Nearing the 25th Anniversary of the Americans with Disabilities Act (ADA), I am proud to work for AT&T – one of only nineteen companies to be recognized among the best on the 2015 Disability Equality Index by the American Association of People with Disabilities (AAPD) and the United States Business Leadership Network (USBLN). The Disability Equality Index (DEI) measures leading disability inclusion practices that go far beyond compliance with the ADA. Like disability, the index spans many areas of life -- from employment to communications to community support.
As a business, our inclusive workforce means we are better prepared to serve older customers who face difficulty hearing, seeing or just getting around.
Our leadership's commitment at AT&T to full inclusion means more than just receiving awards. It means recognizing the contributions of our employees with disabilities. It means providing our leading innovators with the resources needed to ensure our transition to IP not only continues to support people with disabilities, but also harnesses technologies that enable people who are deaf to communicate using real time text with anyone, anywhere by using our networks rather than technology based on teletype machines. Our commitment to citizenship and sustainability means we share our best practices so that other companies can follow our example. It prepares us to include people with disabilities in emergency situations through Next Generation 911. It means being the change we all want to see in the world.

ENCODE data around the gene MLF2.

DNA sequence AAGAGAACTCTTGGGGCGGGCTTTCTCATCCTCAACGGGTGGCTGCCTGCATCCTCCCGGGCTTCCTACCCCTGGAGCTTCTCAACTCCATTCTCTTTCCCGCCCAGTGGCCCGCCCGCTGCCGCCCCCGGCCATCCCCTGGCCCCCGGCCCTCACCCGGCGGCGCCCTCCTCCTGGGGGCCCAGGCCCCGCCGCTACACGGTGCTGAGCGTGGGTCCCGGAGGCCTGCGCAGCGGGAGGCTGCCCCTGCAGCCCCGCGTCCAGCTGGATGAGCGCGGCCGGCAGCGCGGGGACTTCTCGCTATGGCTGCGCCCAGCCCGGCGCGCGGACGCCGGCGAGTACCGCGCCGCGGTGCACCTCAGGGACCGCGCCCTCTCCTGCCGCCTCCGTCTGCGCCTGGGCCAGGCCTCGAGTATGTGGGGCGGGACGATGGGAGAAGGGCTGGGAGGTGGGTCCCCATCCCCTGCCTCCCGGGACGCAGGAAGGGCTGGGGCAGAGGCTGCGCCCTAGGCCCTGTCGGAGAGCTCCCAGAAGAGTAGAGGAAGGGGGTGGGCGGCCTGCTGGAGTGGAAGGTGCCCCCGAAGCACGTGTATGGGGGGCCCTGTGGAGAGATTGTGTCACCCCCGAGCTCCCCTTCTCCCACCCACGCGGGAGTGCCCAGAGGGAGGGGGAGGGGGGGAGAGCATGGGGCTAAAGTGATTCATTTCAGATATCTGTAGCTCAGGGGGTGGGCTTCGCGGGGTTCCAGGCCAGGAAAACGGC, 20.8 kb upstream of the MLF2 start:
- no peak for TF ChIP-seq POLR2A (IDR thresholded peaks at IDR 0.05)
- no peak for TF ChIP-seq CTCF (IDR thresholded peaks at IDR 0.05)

As a business, our inclusive workforce means we are better prepared to serve older customers who face difficulty hearing, seeing or just getting around. It means children with disabilities can use “cool” smartphones and tablets to read books and play games just like other students. It means that the transition home for wounded veterans is just a little easier. It means we can better support our AT&T employees who are caregivers for children with disabilities and aging parents.
It is nearly 25 years after the passage of the Americans with Disabilities Act and AT&T has done a lot. From the establishment of the Corporate Accessibility Technology Office to our disability employee resource group, IDEAL, to our efforts to grow the number of employees with disabilities in our ranks, but there is still much more work to be done. I am happy to be among the ranks at our company doing this work. I am proud that AT&T is leading the way.